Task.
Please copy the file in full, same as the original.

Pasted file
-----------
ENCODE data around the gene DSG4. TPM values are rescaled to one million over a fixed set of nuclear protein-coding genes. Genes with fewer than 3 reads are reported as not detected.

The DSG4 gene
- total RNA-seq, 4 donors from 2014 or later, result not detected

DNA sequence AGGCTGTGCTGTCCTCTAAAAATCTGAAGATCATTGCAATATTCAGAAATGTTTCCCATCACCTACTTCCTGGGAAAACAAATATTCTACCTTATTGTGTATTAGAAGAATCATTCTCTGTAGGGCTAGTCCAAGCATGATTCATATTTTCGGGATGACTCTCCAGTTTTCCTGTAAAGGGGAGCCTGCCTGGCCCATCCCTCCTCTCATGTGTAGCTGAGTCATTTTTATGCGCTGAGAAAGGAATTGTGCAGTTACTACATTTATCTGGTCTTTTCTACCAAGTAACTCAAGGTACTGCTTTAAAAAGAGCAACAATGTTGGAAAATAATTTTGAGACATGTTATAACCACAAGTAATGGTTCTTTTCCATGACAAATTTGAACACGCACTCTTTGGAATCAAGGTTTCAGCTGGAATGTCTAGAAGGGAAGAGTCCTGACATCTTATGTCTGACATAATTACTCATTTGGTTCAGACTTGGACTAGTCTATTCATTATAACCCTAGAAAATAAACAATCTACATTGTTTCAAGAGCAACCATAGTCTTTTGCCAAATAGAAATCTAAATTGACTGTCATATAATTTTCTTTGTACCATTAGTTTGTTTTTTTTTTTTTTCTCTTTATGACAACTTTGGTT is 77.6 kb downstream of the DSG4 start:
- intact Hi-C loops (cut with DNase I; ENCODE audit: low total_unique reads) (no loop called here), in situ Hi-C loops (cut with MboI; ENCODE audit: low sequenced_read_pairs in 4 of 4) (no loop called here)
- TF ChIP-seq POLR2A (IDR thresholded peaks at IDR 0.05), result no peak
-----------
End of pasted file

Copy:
ENCODE data around the gene DSG4. TPM values are rescaled to one million over a fixed set of nuclear protein-coding genes. Genes with fewer than 3 reads are reported as not detected.

The DSG4 gene
- total RNA-seq, 4 donors from 2014 or later, result not detected

DNA sequence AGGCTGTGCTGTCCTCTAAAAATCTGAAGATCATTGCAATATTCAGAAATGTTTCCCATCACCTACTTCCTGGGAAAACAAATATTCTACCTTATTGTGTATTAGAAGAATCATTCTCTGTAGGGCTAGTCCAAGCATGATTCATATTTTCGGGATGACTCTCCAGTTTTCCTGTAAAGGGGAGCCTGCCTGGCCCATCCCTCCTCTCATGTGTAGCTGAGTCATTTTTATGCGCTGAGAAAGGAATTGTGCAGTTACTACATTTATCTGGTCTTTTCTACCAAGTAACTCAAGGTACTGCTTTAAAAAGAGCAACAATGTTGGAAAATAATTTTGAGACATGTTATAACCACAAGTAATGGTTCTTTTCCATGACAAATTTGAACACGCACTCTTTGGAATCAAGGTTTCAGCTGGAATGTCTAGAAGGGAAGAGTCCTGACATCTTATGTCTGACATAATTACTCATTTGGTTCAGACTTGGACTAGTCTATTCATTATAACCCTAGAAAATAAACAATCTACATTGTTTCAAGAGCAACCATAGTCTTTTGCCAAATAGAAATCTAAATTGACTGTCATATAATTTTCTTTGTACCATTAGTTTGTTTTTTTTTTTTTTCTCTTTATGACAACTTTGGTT is 77.6 kb downstream of the DSG4 start:
- intact Hi-C loops (cut with DNase I; ENCODE audit: low total_unique reads) (no loop called here), in situ Hi-C loops (cut with MboI; ENCODE audit: low sequenced_read_pairs in 4 of 4) (no loop called here)
- TF ChIP-seq POLR2A (IDR thresholded peaks at IDR 0.05), result no peak